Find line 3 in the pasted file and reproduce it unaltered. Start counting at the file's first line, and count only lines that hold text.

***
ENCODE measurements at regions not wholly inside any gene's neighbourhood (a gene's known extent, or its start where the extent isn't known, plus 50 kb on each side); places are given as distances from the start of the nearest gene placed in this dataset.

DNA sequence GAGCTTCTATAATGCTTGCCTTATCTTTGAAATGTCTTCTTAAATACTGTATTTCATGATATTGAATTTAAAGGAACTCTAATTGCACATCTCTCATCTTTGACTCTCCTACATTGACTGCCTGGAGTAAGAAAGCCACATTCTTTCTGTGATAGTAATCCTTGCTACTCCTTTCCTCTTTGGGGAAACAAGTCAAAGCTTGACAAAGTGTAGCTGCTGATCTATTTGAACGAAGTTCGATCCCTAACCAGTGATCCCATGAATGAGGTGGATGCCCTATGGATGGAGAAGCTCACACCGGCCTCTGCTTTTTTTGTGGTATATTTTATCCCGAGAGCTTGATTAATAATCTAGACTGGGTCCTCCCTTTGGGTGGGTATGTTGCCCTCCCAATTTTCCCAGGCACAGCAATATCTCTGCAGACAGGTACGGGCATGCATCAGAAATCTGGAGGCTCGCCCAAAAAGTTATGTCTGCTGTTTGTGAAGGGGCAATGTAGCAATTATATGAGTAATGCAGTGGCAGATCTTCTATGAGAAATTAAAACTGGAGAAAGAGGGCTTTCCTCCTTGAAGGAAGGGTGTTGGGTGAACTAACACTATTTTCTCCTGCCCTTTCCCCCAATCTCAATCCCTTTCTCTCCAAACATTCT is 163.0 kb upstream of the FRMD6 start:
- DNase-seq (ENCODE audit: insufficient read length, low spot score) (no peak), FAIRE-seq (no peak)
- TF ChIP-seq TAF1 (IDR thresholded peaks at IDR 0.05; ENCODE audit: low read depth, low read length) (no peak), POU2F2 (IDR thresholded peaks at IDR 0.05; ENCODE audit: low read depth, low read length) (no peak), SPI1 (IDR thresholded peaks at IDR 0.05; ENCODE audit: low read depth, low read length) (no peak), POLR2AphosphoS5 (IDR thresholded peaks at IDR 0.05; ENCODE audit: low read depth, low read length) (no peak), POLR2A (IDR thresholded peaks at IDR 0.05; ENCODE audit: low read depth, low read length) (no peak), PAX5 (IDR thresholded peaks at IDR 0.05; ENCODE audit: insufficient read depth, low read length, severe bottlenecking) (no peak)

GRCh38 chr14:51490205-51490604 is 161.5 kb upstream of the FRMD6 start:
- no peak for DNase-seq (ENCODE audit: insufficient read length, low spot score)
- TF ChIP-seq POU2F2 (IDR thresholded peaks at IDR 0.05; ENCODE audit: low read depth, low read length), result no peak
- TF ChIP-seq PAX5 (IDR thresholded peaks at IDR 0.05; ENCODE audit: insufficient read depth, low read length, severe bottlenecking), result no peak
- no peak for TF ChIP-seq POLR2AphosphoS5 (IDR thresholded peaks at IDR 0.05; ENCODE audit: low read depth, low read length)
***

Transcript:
- DNase-seq (ENCODE audit: insufficient read length, low spot score) (no peak), FAIRE-seq (no peak)